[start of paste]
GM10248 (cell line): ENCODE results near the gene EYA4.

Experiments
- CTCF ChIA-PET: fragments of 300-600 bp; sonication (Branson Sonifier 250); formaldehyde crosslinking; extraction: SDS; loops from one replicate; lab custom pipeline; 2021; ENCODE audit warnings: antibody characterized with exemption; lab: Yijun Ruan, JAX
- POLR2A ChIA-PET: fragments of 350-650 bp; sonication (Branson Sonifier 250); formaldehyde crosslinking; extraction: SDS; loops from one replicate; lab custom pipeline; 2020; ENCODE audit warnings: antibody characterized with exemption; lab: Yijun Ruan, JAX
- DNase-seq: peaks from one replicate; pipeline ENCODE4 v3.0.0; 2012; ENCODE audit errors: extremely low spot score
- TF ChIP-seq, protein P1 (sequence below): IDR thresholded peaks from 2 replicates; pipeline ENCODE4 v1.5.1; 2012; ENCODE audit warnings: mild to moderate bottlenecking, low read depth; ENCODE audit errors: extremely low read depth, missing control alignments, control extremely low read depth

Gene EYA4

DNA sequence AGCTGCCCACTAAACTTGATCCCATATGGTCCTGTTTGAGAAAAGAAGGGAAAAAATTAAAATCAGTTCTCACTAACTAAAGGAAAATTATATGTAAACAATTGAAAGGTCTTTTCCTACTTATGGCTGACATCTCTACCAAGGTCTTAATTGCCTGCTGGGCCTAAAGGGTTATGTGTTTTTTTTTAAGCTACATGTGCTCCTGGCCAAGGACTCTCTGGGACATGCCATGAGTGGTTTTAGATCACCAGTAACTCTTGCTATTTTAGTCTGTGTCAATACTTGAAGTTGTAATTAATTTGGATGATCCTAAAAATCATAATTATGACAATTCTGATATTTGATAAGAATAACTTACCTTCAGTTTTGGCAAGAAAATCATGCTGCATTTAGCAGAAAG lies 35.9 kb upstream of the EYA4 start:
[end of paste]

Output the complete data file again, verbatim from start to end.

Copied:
GM10248 (cell line): ENCODE results near the gene EYA4.

Experiments
- CTCF ChIA-PET: fragments of 300-600 bp; sonication (Branson Sonifier 250); formaldehyde crosslinking; extraction: SDS; loops from one replicate; lab custom pipeline; 2021; ENCODE audit warnings: antibody characterized with exemption; lab: Yijun Ruan, JAX
- POLR2A ChIA-PET: fragments of 350-650 bp; sonication (Branson Sonifier 250); formaldehyde crosslinking; extraction: SDS; loops from one replicate; lab custom pipeline; 2020; ENCODE audit warnings: antibody characterized with exemption; lab: Yijun Ruan, JAX
- DNase-seq: peaks from one replicate; pipeline ENCODE4 v3.0.0; 2012; ENCODE audit errors: extremely low spot score
- TF ChIP-seq, protein P1 (sequence below): IDR thresholded peaks from 2 replicates; pipeline ENCODE4 v1.5.1; 2012; ENCODE audit warnings: mild to moderate bottlenecking, low read depth; ENCODE audit errors: extremely low read depth, missing control alignments, control extremely low read depth

Gene EYA4

DNA sequence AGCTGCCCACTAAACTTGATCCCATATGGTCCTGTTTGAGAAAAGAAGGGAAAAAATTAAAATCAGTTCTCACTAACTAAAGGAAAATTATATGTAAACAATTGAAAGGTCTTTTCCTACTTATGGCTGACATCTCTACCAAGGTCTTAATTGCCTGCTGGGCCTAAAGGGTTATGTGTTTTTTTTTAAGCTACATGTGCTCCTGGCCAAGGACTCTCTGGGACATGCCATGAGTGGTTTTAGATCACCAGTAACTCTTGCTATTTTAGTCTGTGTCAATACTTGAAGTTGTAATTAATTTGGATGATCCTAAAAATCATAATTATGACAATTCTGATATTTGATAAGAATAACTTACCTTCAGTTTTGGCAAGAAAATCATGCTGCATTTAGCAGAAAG lies 35.9 kb upstream of the EYA4 start: